The paragraph from the ‘Courier and Enquirer,’ which is now going the rounds of the press, and which purports to claim the invention for a Mr. Kissam, of Brunswick, Maine, appears to me, I confess, a little apocryphal, for several reasons; although there is nothing either impossible or very improbable in the statement made. I need not go into details. My opinion of the paragraph is founded principally upon its manner. It does not look true. Persons who are narrating facts, are seldom so particular as Mr. Kissam seems to be, about day and date and precise location. Besides, if Mr. Kissam actually did come upon the discovery he says he did, at the period designated—nearly eight years ago—how happens it that he took no steps, on the instant, to reap the immense benefits which the merest bumpkin must have known would have resulted to him individually, if not to the world at large, from the discovery? It seems to me quite incredible that any man of common understanding could have discovered what Mr. Kissam says he did, and yet have subsequently acted so like a baby—so like an owl—as Mr. Kissam admits that he did. By-the-way, who is Mr. Kissam? and is not the whole paragraph in the ‘Courier and Enquirer’ a fabrication got up to ‘make a talk’? It must be confessed that it has an amazingly moon-hoaxy-air. Very little dependence is to be placed upon it, in my humble opinion; and if I were not well aware, from experience, how very easily men of science are mystified, on points out of their usual range of inquiry, I should be profoundly astonished at finding so eminent a chemist as Professor Draper, discussing Mr. Kissam’s (or is it Mr. Quizzem’s?) pretensions to the discovery, in so serious a tone.

But to return to the ‘Diary’ of Sir Humphrey Davy. This pamphlet was not designed for the public eye, even upon the decease of the writer, as any person at all conversant with authorship may satisfy himself at once by the slightest inspection of the style. At page 13, for example, near the middle, we read, in reference to his researches about the protoxide of azote: ‘In less than half a minute the respiration being continued, diminished gradually and were succeeded by analogous to gentle pressure on all the muscles.’ That the respiration was not ‘diminished,’ is not only clear by the subsequent context, but by the use of the plural, ‘were.’ The sentence, no doubt, was thus intended: ‘In less than half a minute, the respiration [being continued, these feelings] diminished gradually, and were succeeded by [a sensation] analogous to gentle pressure on all the muscles.’ A hundred similar instances go to show that the MS. so inconsiderately published, was merely a rough note-book, meant only for the writer’s own eye, but an inspection of the pamphlet will convince almost any thinking person of the truth of my suggestion. The fact is, Sir Humphrey Davy was about the last man in the world to commit himself on scientific topics. Not only had he a more than ordinary dislike to quackery, but he was morbidly afraid of appearing empirical; so that, however fully he might have been convinced that he was on the right track in the matter now in question, he would never have spoken out, until he had every thing ready for the most practical demonstration. I verily believe that his last moments would have been rendered wretched, could he have suspected that his wishes in regard to burning this ‘Diary’ (full of crude speculations) would have been unattended to; as, it seems, they were. I say ‘his wishes,’ for that he meant to include this note-book among the miscellaneous papers directed ‘to be burnt,’ I think there can be no manner of doubt. Whether it escaped the flames by good fortune or by bad, yet remains to be seen. That the passages quoted above, with the other similar ones referred to, gave Von Kempelen the hint, I do not in the slightest degree question; but I repeat, it yet remains to be seen whether this momentous discovery itself (momentous under any circumstances) will be of service or disservice to mankind at large. That Von Kempelen and his immediate friends will reap a rich harvest, it would be folly to doubt for a moment. They will scarcely be so weak as not to ‘realize,’ in time, by large purchases of houses and land, with other property of intrinsic value.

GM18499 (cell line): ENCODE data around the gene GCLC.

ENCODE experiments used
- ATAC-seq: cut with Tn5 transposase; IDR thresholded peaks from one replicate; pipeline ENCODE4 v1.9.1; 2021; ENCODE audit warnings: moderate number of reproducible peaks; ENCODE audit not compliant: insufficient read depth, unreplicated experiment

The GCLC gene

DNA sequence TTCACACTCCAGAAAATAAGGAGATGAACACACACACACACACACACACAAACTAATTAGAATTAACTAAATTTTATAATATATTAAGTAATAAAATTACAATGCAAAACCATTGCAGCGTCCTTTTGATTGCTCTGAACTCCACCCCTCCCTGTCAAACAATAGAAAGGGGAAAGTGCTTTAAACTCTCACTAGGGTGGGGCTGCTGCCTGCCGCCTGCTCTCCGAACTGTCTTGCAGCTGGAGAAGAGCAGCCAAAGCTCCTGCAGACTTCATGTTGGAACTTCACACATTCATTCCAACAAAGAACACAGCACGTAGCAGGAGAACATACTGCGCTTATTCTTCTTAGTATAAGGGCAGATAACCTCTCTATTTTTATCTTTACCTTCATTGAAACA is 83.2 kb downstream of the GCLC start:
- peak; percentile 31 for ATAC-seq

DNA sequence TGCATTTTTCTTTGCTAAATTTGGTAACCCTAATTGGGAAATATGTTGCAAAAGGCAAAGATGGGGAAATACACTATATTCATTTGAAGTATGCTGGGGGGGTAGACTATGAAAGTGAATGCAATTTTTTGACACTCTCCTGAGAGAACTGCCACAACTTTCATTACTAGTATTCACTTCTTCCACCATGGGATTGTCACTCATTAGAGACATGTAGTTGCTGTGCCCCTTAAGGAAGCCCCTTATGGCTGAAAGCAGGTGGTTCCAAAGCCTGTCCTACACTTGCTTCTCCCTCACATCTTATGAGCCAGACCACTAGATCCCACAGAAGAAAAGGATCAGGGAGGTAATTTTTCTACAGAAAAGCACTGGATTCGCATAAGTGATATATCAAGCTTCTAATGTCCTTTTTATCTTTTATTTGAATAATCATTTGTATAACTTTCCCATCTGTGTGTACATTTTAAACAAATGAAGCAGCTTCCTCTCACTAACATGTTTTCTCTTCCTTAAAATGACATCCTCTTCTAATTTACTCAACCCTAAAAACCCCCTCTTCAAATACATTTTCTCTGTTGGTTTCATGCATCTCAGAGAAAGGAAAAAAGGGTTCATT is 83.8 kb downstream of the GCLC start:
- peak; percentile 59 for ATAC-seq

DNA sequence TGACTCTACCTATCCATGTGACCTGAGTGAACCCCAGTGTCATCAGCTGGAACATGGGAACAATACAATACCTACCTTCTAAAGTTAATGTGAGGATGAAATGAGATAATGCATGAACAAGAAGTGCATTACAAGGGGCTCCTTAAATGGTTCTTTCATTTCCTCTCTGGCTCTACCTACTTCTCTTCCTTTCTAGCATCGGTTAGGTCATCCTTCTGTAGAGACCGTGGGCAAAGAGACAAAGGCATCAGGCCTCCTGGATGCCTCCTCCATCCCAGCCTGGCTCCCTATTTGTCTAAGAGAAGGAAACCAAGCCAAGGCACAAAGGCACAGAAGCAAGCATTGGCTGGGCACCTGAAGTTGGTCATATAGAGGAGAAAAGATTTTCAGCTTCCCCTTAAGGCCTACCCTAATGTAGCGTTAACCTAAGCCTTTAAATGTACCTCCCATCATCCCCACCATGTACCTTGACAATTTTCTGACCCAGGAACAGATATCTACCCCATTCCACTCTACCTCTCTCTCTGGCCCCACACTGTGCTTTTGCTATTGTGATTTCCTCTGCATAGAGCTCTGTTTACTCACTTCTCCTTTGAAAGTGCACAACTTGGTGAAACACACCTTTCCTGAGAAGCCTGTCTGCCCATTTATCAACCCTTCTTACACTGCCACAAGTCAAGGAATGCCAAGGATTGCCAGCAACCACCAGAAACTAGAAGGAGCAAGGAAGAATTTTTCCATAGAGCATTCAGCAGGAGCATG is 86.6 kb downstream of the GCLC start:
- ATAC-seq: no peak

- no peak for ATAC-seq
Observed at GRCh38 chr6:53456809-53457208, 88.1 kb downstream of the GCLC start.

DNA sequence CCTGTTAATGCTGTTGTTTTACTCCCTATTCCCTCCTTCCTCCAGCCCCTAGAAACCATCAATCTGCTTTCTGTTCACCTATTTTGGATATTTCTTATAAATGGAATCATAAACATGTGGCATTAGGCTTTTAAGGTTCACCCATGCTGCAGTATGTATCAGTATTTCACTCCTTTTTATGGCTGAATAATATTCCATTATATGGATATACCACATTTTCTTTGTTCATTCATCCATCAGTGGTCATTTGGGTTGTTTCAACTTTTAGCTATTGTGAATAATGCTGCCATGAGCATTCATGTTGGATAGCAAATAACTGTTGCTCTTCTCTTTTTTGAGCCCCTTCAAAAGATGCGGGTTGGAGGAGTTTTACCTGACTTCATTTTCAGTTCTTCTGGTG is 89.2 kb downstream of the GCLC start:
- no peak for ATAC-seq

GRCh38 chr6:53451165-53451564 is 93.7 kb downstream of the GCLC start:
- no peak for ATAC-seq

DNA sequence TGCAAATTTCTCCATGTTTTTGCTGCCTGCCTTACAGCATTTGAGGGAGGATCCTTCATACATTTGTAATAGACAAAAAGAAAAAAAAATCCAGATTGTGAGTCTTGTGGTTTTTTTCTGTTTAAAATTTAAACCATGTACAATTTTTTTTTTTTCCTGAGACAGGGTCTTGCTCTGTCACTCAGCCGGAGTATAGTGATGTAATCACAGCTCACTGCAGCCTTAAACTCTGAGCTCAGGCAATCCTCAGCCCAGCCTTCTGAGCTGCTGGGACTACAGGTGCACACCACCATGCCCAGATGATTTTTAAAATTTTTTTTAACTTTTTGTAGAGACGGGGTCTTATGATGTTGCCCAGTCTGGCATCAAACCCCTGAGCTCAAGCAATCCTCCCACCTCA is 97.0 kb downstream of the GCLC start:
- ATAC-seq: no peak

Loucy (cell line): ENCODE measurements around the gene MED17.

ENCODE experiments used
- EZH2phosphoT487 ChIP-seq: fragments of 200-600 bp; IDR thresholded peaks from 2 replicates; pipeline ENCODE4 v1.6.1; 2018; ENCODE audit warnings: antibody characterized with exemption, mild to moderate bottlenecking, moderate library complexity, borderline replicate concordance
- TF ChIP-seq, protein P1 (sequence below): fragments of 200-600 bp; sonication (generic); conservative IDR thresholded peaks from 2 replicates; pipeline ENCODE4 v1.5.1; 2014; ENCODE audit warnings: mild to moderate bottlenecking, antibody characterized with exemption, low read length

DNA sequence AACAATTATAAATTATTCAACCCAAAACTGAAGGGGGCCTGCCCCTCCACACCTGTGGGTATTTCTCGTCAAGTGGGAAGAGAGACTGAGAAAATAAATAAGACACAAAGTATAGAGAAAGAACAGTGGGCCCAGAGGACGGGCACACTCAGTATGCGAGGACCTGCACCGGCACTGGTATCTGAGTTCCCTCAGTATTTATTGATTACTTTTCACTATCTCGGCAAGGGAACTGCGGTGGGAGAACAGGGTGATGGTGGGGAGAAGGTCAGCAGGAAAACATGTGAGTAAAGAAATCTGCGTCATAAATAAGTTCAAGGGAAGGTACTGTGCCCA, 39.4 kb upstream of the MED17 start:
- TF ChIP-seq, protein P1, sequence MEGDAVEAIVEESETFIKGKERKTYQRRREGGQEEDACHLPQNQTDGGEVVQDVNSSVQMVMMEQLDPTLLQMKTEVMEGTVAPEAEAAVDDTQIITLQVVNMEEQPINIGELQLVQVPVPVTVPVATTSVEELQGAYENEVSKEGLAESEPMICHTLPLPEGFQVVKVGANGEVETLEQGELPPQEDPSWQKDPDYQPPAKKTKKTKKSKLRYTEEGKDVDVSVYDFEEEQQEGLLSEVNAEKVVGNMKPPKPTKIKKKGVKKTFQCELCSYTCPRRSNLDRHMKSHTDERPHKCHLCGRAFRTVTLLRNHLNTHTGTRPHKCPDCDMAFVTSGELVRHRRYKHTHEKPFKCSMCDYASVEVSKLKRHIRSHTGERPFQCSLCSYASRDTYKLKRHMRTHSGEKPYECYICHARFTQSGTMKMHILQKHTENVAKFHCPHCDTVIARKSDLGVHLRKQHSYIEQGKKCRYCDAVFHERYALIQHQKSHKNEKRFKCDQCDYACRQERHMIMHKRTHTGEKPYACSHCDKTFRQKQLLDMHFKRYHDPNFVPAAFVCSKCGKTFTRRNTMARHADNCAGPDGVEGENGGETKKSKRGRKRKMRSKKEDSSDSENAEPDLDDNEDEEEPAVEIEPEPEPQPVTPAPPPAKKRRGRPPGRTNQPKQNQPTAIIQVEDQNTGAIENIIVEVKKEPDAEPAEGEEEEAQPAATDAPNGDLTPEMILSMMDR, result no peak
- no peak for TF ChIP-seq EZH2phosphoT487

In the brief account of Von Kempelen which appeared in the ‘Home Journal,’ and has since been extensively copied, several misapprehensions of the German original seem to have been made by the translator, who professes to have taken the passage from a late number of the Presburg ‘Schnellpost.’ ‘Viele’ has evidently been misconceived (as it often is), and what the translator renders by ‘sorrows,’ is probably ‘lieden,’ which, in its true version, ‘sufferings,’ would give a totally different complexion to the whole account; but, of course, much of this is merely guess, on my part.

Von Kempelen, however, is by no means ‘a misanthrope,’ in appearance, at least, whatever he may be in fact. My acquaintance with him was casual altogether; and I am scarcely warranted in saying that I know him at all; but to have seen and conversed with a man of so prodigious a notoriety as he has attained, or will attain in a few days, is not a small matter, as times go.